IRS serves up tax change to restaurants and servers

How will the new automatic gratuity rule impact RVA servers and restaurants?

Beginning in January, the IRS will consider the automatic gratuities that restaurants charge on dinner checks as service charges. That means those automatic gratuities will be considered regular wages for servers–subject to payroll tax withholding–instead of tips, which servers typically report as income on their own. The IRS issued the automatic gratuity ruling last year, but will apply the new rule beginning in 2014.

“I don’t know if it’s necessarily going to affect me too much,” said one Richmond server (made anonymous for this article). The server said fellow waitstaff at the restaurant she works at use their discretion when applying automatic gratuity to parties of six or more. “It’s really up to the server, and I typically don’t ever add it,” she said.

That’s because the percentage computed in the automatic gratuity is often less than the tip she’d otherwise receive from the table voluntarily. “A lot of times if you don’t add gratuity, [the tip] will be more,” she said. “20 percent is the minimum now, as far as servers are concerned.”

Essentially, servers receive two kinds of tips: those in the form of cash and those added to credit card charges. Servers claim just their credit card tips from the restaurant at the end of each shift. “That’s what all the servers do.” Those tips are recorded by the restaurant, documenting it via its employee payroll services.

Cash tips are a different matter. Many servers make a small hourly rate (some as low as $2.13 an hour). “I don’t ever get any money on my paycheck because of taxes” in the form of FICA, Social Security, etc., the server said. Like most servers, she lives off their tips.

And just like most servers, this server pockets their cash tips, which, in contrast to credit card tips, are often undocumented. Although illegal, it’s largely assumed that a majority of servers operate this way. The upcoming tax change will mean that if an automatic gratutity is paid for in cash, servers won’t be able to pocket that money, as the restaurant must declare it.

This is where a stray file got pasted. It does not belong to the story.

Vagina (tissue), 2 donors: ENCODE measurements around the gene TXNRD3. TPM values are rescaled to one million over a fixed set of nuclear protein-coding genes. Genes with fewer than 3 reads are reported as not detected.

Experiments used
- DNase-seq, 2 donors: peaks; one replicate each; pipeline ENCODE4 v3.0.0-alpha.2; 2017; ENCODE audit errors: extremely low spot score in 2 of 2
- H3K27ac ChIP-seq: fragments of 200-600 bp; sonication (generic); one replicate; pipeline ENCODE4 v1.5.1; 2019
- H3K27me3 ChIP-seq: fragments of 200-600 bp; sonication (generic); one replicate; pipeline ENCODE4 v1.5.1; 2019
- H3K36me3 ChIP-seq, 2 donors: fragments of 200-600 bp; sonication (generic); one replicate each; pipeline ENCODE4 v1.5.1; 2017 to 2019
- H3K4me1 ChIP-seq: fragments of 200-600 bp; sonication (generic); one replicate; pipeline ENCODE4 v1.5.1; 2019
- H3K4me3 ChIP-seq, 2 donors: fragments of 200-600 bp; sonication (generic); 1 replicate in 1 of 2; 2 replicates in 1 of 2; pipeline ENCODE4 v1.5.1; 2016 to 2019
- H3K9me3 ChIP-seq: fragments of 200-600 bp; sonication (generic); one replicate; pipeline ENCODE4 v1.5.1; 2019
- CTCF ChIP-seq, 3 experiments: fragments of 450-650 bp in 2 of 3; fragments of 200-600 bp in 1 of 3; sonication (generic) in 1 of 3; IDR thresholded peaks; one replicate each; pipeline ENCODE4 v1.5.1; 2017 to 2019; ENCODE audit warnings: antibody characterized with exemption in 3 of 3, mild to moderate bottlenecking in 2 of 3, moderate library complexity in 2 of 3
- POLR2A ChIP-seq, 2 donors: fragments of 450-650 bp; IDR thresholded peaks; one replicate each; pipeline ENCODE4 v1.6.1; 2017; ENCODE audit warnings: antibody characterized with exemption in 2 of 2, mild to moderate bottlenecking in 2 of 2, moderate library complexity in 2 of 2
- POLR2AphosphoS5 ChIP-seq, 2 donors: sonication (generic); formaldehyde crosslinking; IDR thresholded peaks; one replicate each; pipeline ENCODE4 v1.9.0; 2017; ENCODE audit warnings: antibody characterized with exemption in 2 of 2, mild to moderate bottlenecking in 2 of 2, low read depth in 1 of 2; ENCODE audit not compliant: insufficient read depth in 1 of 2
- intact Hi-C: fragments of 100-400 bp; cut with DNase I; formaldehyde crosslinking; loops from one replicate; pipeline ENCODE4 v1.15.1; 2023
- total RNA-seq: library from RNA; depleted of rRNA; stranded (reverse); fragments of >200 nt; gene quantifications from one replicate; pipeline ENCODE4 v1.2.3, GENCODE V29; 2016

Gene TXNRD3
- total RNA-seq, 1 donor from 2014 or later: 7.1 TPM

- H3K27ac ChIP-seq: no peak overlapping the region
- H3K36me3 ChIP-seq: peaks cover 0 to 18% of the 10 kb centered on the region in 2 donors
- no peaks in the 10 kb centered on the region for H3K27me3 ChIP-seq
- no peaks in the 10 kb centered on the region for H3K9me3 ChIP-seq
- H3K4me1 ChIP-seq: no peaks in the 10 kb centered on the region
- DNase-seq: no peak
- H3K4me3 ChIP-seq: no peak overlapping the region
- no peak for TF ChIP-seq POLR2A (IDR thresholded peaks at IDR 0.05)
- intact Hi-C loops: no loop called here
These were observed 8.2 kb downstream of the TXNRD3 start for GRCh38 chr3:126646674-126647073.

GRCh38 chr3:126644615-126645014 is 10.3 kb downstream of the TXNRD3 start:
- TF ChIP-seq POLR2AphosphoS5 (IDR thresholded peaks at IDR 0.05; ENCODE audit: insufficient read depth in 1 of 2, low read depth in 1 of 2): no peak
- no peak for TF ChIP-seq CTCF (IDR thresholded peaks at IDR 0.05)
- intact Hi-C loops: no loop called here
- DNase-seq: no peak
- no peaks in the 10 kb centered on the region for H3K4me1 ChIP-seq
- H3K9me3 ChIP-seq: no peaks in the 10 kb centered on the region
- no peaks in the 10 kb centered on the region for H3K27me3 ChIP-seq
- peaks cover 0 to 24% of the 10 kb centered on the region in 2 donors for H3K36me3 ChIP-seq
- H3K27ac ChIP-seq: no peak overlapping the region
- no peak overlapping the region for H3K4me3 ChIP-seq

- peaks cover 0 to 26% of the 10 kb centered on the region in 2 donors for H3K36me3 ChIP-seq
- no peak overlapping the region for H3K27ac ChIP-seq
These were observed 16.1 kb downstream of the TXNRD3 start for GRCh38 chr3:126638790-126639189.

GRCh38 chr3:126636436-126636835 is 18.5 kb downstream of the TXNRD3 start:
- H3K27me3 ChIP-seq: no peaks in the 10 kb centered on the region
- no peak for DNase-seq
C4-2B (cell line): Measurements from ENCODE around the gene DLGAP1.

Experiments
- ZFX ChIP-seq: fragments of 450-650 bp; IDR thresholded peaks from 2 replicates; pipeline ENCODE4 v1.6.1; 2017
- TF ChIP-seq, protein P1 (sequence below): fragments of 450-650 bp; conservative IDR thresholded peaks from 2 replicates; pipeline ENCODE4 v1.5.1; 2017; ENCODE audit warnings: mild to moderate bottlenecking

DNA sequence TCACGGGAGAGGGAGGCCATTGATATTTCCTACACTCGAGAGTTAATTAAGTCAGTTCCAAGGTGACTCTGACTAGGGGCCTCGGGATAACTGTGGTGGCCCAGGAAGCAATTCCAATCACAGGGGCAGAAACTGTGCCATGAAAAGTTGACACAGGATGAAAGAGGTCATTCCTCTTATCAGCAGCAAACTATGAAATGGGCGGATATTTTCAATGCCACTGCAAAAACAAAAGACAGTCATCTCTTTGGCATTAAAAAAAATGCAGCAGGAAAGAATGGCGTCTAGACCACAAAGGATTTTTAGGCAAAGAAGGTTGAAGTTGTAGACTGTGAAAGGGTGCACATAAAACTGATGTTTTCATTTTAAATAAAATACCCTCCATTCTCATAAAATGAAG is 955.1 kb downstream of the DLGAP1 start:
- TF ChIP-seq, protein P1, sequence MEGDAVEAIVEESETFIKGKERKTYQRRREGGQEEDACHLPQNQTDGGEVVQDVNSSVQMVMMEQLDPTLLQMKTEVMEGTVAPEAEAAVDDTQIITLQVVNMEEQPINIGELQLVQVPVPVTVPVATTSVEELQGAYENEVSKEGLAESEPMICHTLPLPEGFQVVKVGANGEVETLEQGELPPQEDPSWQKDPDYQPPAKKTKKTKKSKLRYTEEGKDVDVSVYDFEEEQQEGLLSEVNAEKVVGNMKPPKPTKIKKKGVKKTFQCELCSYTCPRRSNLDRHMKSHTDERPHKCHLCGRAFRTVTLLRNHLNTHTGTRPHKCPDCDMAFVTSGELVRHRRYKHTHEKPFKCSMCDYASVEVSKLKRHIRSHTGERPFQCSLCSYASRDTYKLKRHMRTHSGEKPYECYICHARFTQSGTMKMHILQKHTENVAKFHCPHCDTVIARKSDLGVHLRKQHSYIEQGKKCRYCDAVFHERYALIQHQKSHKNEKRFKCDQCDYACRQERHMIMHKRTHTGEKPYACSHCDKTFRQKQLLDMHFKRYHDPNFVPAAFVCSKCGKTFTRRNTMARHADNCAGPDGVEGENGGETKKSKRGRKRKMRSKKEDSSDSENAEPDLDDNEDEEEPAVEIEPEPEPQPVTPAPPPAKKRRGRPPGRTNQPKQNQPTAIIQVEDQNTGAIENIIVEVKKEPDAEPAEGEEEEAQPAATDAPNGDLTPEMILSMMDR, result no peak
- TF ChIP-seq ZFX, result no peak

But the server said diners seldom pay with cash these days and that dinner checks for parties of six or more are often paid for (including tip) with credit cards–which are reported. That means the upcoming IRS change won’t affect servers too much, if at all.

“The difference will be more on my end,” said Emilia Sparatta of Heritage. She’s the one that handles payroll information at the restaurant. The new IRS ruling will mean she’ll have to look for and document those gratuity charges. “I’ll have to do a little more work noticing if [Heritage servers] have an automatic gratuity.”

Sparatta said that it’s up to Heritage’s servers to add automatic gratuities to dinner checks of large parties. “We don’t automatically apply gratuity to a lot of people,” she said. “I feel we can trust our guests to do the right thing.”

While the new change may have little effect on day-to-day operations of Heritage, Sparatta said it will likely make things more difficult during the Holidays and other special events when the restaurant offers prix fixe dinners. That’s because those meals are typically given an automatic gratuity when the check comes. “We’ll have to wait and see how it goes,” she said.

photo by derekvo1

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Nathan Cushing

Nathan Cushing is a writer, journalist, and RVANews Editor.

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